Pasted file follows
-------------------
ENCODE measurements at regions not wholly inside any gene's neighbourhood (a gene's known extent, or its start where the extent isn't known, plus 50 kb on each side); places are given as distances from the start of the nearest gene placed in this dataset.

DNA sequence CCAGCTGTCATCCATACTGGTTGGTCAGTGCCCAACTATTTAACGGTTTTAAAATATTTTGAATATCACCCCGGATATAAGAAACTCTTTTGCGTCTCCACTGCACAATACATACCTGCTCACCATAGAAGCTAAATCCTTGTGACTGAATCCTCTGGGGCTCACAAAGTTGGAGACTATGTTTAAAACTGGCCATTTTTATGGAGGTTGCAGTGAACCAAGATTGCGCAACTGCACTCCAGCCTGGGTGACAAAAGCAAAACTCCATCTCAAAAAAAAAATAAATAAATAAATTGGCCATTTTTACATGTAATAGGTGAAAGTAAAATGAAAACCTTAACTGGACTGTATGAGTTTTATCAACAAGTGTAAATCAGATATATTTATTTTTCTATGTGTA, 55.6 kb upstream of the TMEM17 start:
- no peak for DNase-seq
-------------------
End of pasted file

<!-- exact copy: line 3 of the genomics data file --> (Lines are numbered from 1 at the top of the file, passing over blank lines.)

- no peak for DNase-seq